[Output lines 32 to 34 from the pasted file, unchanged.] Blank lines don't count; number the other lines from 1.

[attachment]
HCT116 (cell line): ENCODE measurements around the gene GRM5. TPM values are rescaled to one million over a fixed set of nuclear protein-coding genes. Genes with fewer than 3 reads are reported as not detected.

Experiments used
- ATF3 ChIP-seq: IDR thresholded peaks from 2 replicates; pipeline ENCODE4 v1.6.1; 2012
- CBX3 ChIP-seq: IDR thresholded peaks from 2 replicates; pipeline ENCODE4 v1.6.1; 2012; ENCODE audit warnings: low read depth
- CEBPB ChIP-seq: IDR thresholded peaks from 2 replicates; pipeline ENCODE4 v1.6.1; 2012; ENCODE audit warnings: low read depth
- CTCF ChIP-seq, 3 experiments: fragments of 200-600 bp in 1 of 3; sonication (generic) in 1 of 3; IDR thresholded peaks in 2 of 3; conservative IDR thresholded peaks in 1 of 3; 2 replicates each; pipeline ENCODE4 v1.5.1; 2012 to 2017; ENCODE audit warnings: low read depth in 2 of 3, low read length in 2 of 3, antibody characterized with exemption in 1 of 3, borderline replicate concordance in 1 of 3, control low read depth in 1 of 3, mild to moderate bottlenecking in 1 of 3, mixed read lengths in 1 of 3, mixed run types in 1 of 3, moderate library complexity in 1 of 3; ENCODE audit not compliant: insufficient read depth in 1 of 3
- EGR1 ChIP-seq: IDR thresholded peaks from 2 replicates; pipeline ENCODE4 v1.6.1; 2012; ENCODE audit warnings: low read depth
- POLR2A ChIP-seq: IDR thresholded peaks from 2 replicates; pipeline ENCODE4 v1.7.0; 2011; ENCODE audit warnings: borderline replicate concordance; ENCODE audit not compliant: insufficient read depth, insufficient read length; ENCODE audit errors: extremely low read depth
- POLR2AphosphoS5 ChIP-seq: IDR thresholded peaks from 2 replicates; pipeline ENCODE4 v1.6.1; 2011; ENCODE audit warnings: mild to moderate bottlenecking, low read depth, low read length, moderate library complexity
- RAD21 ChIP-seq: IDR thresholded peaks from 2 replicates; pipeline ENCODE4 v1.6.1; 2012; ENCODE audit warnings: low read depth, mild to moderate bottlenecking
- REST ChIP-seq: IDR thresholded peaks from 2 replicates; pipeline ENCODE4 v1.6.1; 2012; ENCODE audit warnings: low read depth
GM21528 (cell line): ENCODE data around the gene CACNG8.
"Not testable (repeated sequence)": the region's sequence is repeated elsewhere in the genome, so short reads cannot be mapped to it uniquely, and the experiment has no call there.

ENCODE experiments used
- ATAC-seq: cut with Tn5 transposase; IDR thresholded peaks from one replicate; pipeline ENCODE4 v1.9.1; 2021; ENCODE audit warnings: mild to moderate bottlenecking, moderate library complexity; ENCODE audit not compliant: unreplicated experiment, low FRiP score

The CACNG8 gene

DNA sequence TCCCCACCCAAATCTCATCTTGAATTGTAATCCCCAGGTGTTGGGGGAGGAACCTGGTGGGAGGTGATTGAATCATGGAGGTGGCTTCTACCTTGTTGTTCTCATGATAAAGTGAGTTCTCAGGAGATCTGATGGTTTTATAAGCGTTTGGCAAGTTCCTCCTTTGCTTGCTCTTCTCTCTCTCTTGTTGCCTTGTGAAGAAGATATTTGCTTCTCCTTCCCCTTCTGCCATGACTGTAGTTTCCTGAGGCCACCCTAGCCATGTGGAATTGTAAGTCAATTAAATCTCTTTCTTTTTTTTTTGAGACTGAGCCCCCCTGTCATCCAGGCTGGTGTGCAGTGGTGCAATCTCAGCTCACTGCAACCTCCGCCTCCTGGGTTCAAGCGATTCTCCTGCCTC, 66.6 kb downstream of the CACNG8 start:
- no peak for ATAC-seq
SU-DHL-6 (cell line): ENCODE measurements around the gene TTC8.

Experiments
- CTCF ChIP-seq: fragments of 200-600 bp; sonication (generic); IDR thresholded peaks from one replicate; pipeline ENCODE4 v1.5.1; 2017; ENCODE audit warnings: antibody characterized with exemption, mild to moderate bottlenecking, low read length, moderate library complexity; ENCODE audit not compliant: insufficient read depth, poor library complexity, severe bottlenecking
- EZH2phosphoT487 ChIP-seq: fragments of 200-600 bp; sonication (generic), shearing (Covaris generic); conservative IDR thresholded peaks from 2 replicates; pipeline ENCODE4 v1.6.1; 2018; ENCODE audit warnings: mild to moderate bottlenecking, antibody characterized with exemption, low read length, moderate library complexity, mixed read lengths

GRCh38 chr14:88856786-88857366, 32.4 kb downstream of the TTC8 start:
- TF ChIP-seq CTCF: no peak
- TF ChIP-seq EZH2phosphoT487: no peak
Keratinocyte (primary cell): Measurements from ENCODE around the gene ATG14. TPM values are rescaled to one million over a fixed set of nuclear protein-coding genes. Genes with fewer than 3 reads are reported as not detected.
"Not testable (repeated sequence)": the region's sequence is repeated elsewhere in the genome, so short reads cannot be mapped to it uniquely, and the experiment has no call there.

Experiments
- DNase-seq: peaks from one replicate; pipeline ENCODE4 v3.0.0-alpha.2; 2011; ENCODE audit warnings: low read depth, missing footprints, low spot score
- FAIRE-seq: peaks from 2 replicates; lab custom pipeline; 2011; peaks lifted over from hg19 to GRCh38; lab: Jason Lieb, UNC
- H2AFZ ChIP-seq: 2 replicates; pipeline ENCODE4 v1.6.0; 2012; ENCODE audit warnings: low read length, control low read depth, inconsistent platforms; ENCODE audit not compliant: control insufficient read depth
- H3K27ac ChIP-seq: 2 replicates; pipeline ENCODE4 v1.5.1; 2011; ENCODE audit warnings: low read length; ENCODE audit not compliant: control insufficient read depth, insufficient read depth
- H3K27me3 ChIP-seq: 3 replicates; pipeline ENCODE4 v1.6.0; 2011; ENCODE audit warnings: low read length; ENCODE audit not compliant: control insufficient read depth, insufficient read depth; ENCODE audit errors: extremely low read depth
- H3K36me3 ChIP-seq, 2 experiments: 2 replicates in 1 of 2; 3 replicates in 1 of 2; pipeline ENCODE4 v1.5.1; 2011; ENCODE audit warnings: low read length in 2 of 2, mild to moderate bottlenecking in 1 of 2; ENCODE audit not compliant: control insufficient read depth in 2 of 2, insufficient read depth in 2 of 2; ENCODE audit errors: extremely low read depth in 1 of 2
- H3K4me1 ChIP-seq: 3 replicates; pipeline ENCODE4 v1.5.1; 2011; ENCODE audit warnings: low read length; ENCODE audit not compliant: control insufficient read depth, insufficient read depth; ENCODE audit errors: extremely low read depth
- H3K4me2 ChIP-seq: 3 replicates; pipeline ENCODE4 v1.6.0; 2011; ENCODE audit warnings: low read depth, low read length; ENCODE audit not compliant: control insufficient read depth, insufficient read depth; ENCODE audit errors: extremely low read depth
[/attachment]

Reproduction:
- H3K27ac ChIP-seq: 2 replicates; pipeline ENCODE4 v1.5.1; 2011; ENCODE audit warnings: low read length; ENCODE audit not compliant: control insufficient read depth, insufficient read depth
- H3K27me3 ChIP-seq: 3 replicates; pipeline ENCODE4 v1.6.0; 2011; ENCODE audit warnings: low read length; ENCODE audit not compliant: control insufficient read depth, insufficient read depth; ENCODE audit errors: extremely low read depth
- H3K36me3 ChIP-seq, 2 experiments: 2 replicates in 1 of 2; 3 replicates in 1 of 2; pipeline ENCODE4 v1.5.1; 2011; ENCODE audit warnings: low read length in 2 of 2, mild to moderate bottlenecking in 1 of 2; ENCODE audit not compliant: control insufficient read depth in 2 of 2, insufficient read depth in 2 of 2; ENCODE audit errors: extremely low read depth in 1 of 2